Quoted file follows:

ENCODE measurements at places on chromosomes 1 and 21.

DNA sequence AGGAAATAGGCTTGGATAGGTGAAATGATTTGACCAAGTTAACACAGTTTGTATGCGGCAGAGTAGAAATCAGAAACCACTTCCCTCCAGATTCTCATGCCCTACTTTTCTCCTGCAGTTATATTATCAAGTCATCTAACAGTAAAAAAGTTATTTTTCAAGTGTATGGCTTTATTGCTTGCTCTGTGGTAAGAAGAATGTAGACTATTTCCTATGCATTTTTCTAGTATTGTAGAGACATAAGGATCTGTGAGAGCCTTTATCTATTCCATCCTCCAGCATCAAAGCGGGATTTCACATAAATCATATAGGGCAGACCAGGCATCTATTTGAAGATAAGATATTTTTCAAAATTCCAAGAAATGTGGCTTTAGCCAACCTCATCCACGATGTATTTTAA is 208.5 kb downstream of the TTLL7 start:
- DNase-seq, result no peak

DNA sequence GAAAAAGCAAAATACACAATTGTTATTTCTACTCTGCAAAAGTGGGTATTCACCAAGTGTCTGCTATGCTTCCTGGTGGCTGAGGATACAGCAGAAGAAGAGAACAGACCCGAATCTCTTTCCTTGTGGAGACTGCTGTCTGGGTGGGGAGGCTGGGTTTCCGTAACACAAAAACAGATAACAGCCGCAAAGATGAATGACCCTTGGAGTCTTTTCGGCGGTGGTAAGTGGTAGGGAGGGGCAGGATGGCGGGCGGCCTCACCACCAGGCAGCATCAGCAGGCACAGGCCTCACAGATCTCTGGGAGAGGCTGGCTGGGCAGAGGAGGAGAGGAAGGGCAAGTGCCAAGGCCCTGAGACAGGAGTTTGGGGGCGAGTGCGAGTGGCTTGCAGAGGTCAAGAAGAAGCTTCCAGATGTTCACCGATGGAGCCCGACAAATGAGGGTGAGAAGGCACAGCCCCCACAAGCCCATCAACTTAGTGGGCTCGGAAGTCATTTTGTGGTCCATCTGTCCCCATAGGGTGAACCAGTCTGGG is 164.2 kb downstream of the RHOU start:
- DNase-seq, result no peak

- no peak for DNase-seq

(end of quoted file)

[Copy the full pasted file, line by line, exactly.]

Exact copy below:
ENCODE measurements at places on chromosomes 1 and 21.

DNA sequence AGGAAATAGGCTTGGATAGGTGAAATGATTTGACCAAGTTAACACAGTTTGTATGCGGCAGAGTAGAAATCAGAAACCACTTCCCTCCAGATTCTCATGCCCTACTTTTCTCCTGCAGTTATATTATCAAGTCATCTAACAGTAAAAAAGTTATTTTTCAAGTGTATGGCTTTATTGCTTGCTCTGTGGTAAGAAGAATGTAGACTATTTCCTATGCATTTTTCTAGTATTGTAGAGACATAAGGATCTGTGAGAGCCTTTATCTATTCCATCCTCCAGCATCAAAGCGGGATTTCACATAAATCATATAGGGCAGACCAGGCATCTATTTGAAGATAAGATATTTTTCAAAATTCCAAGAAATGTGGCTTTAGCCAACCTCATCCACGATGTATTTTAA is 208.5 kb downstream of the TTLL7 start:
- DNase-seq, result no peak

DNA sequence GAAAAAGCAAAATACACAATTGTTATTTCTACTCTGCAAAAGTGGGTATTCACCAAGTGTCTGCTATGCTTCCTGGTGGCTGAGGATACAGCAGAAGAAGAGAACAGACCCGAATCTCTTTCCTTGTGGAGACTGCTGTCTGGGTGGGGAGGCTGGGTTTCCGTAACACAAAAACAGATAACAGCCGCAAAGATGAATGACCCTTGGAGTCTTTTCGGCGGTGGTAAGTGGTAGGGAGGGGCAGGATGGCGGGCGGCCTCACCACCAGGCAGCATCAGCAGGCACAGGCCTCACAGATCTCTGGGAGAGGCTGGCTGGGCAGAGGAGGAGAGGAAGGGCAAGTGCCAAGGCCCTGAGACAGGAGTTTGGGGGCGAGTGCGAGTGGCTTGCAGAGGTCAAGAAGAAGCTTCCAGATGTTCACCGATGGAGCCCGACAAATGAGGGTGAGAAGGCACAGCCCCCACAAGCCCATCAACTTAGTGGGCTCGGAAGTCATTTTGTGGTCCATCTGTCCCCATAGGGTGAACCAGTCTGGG is 164.2 kb downstream of the RHOU start:
- DNase-seq, result no peak

- no peak for DNase-seq